The Mets have made a habit of bringing in older players on inexpensive contracts, to varying degrees of success. Their most recent acquisition came with perhaps the lowest expectations of all, but Jose Bautista has surprised everyone with a hot start as a Met while adjusting to a suddenly-heavy workload.
When he was cut by the Braves after putting up a brutal .593 OPS over three weeks, there were some rumblings that Bautista might be done for good. But the Mets had holes all over the field due to injuries and picked him up in the middle of May. Since then, he's been a force to be reckoned with at the plate. Though he's only batting .254, he is getting on base at a .438 clip and slugging close to his career average.
While Bautista is certainly looking every bit the dominant force he used to be, there are a few causes for concern. His on base percentage is boosted by an exceptional 21.2 percent walk rate, which would be the highest in the league if he had enough at bats to qualify.
He's always had an excellent eye at the plate, but it's a safe bet that this will regress in the coming weeks. On the flip side, his strikeout rate is the highest of his career, which can be a red flag for a slugger in his late 30s. When he starts seeing more pitches in the zone, his difficulty making contact could become a real problem.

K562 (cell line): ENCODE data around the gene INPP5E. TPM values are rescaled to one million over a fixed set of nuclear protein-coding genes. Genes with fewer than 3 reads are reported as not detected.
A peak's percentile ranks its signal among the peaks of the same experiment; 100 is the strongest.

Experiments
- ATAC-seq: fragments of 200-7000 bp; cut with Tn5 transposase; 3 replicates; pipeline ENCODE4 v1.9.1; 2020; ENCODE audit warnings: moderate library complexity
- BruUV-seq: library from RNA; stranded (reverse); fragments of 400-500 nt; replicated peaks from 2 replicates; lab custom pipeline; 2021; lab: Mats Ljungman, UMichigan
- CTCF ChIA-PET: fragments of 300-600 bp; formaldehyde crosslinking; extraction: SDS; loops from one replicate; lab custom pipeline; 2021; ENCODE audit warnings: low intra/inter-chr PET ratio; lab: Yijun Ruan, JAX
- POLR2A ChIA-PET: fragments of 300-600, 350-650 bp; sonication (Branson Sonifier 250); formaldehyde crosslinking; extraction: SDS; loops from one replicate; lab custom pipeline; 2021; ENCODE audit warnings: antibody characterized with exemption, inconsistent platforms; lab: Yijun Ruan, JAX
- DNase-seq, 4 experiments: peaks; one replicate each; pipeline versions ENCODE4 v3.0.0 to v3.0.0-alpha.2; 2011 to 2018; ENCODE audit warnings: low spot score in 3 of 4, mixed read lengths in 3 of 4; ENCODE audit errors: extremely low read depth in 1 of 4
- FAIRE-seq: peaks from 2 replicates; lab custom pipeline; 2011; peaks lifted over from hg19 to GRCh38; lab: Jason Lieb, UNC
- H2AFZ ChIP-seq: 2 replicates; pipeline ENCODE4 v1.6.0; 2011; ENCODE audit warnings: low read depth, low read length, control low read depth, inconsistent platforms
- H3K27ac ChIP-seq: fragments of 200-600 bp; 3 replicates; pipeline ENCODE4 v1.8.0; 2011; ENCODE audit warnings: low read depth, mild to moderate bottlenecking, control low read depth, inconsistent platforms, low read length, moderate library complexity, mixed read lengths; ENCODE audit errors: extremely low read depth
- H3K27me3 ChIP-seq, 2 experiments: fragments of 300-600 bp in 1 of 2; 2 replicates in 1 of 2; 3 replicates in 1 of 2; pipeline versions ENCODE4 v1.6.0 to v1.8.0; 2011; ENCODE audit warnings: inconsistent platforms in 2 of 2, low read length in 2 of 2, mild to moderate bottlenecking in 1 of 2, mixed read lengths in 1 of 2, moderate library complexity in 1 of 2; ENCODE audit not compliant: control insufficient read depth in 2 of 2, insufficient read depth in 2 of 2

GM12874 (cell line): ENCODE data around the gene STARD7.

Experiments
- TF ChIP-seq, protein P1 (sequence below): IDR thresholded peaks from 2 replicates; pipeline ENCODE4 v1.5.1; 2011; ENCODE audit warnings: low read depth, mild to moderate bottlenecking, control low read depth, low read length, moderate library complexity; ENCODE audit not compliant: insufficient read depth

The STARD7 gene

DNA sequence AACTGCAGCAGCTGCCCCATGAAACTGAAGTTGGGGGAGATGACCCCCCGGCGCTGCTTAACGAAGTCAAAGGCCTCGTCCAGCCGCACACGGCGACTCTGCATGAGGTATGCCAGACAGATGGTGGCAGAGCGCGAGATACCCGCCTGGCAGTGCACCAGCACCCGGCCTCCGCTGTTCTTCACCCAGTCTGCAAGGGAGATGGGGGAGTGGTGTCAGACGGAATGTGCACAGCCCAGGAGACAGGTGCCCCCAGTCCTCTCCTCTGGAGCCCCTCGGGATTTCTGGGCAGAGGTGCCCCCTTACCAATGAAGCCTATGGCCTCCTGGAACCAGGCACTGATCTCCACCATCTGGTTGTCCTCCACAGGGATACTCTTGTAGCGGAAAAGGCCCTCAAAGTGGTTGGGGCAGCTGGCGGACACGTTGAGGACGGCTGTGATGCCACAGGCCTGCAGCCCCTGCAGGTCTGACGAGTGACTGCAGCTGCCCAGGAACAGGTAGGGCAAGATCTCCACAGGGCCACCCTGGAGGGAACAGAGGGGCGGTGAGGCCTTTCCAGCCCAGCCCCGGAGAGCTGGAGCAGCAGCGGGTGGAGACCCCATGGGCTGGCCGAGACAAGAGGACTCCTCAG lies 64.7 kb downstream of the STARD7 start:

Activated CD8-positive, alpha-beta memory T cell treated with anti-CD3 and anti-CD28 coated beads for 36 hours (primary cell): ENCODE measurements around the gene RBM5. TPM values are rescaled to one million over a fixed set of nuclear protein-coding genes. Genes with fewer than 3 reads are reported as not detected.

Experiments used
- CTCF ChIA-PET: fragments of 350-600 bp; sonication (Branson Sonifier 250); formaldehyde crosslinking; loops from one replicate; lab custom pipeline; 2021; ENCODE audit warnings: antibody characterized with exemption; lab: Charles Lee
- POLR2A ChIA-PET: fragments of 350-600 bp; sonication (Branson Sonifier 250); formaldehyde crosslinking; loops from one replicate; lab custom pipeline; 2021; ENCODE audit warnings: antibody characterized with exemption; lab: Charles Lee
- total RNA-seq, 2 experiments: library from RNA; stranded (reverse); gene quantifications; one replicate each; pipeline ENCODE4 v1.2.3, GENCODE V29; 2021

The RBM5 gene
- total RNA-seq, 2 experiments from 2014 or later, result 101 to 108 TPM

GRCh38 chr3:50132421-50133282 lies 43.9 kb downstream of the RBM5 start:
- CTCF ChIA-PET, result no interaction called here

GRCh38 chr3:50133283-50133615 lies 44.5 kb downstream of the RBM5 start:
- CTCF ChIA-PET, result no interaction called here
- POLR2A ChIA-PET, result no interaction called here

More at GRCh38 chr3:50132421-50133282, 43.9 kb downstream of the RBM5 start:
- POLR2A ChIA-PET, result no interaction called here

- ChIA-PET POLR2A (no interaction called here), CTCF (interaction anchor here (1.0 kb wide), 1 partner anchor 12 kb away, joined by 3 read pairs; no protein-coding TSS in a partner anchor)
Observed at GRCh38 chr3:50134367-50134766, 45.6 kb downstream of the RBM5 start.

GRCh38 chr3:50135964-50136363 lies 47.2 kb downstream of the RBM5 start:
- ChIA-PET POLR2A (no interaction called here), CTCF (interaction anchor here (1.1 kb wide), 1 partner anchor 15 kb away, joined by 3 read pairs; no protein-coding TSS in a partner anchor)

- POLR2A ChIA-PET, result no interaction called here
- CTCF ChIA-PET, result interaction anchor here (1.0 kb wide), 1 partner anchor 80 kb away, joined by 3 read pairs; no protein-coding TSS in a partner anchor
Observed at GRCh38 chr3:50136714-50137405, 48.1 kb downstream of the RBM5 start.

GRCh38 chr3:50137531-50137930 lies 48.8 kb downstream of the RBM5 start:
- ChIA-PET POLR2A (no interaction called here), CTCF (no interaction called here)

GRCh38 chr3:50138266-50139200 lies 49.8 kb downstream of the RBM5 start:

That said, when Bautista does make contact, it's generally been very good. His hard hit rate is an incredible 50 percent, and his ground ball rate is his lowest in a decade. You can make the case that his four home runs on the season suggests he's been a bit unlucky in that regard and a power surge as midsummer approaches would not be a surprising turn. The two-time home run leader still has plenty of pop -- something the anemic Mets lineup badly needs.
Despite their need for his bat, the Mets need to be cognizant of Bautista's workload as the season progresses. While he has generally been healthy in recent years, he is still 37 years old and has been regularly called upon to play three different positions (four if you count one surreal inning at second base). They are thin in the outfield and he will be playing close to every day until Jay Bruce or Yoenis Cespedes returns, but it's essential that they find the occasional day of rest for him. Next month will also bring some interleague games in AL parks where they can use him as a DH, which should also help offset some of the wear and tear.
Bautista's acquisition was a shot in the dark for a desperate team, and while he has not been able to stop the bleeding as the Mets drift further and further away from relevance, he has been a pleasant surprise and a valuable presence for a group of young players. He has brought a calm personality, a history of success, and one of the best bats of his generation -- and the Mets are better for it.